It’s Del Rey calling her own shot, even if she’s insisting that she’s only doing “the best she can.” Turns out, that’s pretty damn good.

14. ‘Happiness is a Butterfly’

Don’t let the title of this song fool you – ‘Happiness is a Butterfly’ is easily one of the darkest moments on Norman Fucking Rockwell. That’s what happens when you confront the attitude of “what’s the worst that can happen?”

It’s classic fatalistic Del Rey, the kind that is refreshingly sparse on the album compared to the rest of her work. But it’s still an integral part of her persona, and in ‘Happiness is a Butterfly’, it gets the perfect grounding.

13. ‘White Dress’

The line between the Del Rey persona and the real Lizzy Grant at the heart of these songs can be blurred to great extents. Ultimately, if she really wanted to, Del Rey could go back to writing music under her own name, but the idea of Lana Del Rey is just too big and too important to let that happen.

That’s why it’s so essential to catch the glimpses of Lizzy Grant when you can find them, and few songs give you a glimpse behind the curtain the way ‘White Dress’ does.

12. ‘Love Song’

It takes balls to just let a love song be a love song. Music is absolutely overstuffed with generic ballads and unnecessarily shmaltzy odes. ‘Love Song’ isn’t that – it’s love, lust, and loss all pulled into one. It’s a desperate call and a wave goodbye all at once, with Del Rey uncertain about the future while still revelling in the present-day love she finds herself in.

It might not be the best “love song” ever written, but it just might be the culmination of all love songs before it. 

11. ‘Brooklyn Baby’

It only took a little bit of guitar and a little less polish for Lana Del Rey to alert the rest of the world to the fact that she’s a capital-A artist. Everything about Del Rey, from her icy persona to her callback references to pop culture, comes under the microscope in ‘Brooklyn Baby’.

The artist refuses to back down or apologise for her work, so ‘Brooklyn Baby’ became a line of demarcation – this is Lana Del Rey, take it or leave it. Quite a few listeners decided to take it. 

10. ‘The Greatest’

What does being on top really mean for Lana Del Rey? Does it mean being so omnipresent that she can effect real change in the world? Or is it just about being ahead of Kanye West? The apocalyptic soundtrack to a massive fall, ‘The Greatest’ proved that Del Rey knew she was right at the forefront of culture.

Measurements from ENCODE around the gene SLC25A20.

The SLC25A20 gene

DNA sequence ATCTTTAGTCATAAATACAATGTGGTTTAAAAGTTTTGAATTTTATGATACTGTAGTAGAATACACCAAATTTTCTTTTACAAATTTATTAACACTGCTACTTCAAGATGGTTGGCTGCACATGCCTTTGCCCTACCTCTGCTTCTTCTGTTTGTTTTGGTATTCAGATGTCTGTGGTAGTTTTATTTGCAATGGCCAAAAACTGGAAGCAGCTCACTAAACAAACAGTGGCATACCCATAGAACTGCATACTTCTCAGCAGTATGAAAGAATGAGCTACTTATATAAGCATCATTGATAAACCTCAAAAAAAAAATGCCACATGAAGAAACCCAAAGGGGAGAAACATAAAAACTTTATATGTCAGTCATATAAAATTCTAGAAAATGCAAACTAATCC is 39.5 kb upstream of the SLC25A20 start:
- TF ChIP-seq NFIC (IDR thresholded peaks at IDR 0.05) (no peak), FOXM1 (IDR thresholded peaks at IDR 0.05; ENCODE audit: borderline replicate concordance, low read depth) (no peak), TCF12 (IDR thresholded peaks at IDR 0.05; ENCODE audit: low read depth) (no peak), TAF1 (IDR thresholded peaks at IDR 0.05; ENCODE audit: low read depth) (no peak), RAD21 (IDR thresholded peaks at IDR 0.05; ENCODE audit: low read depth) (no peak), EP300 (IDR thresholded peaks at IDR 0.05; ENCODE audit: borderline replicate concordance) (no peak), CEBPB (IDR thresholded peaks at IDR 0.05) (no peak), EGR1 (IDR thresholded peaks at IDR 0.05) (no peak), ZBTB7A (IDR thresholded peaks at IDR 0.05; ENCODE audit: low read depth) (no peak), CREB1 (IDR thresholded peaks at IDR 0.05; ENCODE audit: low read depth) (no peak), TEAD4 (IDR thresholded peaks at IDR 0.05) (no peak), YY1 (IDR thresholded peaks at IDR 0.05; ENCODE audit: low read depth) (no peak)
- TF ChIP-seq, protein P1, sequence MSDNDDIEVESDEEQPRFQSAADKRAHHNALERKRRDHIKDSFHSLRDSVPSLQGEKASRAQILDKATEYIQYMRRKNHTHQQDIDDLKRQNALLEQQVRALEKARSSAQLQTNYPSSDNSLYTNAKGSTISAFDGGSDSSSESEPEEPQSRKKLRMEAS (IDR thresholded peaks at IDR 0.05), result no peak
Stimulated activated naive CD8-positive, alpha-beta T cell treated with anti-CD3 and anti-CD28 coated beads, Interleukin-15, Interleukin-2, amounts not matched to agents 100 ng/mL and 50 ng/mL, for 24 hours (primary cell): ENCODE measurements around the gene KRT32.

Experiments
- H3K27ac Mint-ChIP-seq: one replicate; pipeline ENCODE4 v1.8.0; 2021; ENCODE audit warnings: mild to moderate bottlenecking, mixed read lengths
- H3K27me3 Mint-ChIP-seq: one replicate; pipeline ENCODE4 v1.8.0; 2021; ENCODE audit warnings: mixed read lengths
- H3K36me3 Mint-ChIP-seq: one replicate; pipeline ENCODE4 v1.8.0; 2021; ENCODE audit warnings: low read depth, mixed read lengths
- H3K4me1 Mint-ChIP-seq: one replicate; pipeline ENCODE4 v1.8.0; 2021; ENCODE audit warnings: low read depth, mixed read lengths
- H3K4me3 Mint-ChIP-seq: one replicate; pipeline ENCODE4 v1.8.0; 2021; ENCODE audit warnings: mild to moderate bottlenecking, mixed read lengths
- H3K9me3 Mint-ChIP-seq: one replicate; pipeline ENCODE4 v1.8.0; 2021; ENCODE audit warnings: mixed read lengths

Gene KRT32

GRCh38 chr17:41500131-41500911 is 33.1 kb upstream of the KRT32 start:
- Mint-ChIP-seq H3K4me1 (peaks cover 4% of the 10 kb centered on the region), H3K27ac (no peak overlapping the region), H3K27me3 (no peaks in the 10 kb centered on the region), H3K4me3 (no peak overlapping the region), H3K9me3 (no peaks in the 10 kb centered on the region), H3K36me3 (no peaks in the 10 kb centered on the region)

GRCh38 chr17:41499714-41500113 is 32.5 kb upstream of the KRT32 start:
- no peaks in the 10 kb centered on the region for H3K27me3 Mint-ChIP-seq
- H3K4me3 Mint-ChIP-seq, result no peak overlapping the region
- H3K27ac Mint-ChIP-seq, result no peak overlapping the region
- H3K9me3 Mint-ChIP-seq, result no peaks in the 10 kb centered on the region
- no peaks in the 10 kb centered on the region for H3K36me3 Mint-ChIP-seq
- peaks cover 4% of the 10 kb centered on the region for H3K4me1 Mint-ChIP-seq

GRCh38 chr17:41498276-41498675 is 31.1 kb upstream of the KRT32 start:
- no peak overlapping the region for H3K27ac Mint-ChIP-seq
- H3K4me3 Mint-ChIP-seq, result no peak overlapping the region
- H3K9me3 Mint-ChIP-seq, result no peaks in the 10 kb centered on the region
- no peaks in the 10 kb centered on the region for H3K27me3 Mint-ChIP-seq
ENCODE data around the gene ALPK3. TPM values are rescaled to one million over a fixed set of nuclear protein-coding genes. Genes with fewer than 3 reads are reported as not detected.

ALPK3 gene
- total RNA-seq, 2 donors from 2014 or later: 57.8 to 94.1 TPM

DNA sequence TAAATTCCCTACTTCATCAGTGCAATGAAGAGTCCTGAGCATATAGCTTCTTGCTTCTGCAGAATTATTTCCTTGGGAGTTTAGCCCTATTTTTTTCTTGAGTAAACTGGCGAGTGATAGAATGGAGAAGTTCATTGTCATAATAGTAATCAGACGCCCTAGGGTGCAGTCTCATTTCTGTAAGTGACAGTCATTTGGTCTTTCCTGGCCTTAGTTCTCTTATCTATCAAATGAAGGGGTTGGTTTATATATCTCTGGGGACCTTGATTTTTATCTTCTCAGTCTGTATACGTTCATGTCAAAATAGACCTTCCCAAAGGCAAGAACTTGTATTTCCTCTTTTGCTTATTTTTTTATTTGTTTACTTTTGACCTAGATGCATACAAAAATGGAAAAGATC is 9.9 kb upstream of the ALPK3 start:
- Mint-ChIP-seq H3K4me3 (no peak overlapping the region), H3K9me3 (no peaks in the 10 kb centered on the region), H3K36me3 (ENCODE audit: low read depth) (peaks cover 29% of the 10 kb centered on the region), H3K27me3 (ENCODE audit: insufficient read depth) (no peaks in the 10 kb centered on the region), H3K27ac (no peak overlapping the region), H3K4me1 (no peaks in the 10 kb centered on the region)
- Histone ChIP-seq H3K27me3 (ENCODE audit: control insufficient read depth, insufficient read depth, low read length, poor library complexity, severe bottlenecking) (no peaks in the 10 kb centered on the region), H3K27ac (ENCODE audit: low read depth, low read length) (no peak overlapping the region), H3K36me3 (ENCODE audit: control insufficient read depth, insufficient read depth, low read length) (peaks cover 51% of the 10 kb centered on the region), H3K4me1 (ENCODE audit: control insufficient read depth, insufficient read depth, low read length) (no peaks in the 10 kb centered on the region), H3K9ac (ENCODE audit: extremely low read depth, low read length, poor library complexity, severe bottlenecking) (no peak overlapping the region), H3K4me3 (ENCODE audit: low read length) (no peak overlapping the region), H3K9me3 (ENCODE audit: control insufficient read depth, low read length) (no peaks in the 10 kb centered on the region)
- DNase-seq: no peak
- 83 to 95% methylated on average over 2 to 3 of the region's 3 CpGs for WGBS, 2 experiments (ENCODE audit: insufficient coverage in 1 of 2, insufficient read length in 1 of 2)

Although it reads like Del Rey was on her way out, ‘The Greatest’ has only served to solidify Del Rey’s legendary status in the years since its original release.

9. ‘Summertime Sadness’

Certain songs act as markers in Del Rey’s timeline: ‘Video Games’, ‘Cola’, ‘Young and Beautiful’, and ‘Doin’ Time’ all work in that regard, but few songs in her repertoire are as time-and-place sensitive as ‘Summertime Sadness’ is.

The biggest objective “hit” of her career, ‘Summertime Sadness’ has soundtracked many a depressed August afternoon in the decade since its release, but its longevity only serves to confirm its massive impact on the world of pop.

8. ‘Young and Beautiful’

Was Lana Del Rey shallow? Did she take glamour and seduction at face value without any substance under it? That was what you had to decide as a listener, especially when she was getting shit for it during the earliest days of her career. ‘Young and Beautiful’ is a defiant embrace of that perception – may be losing your looks is a tragedy. Maybe it’s ok to know how good you are. Maybe saying “rock and roll” really is more important than playing rock and roll.

‘Young and Beautiful’ is the musical equivalent of Del Rey challenging her harshest critics to blink first, with its appearance on the soundtrack to Baz Lurhman’s hyper-stylised version of The Great Gatsby being the perfect icing on the cake.

7. ‘Born to Die’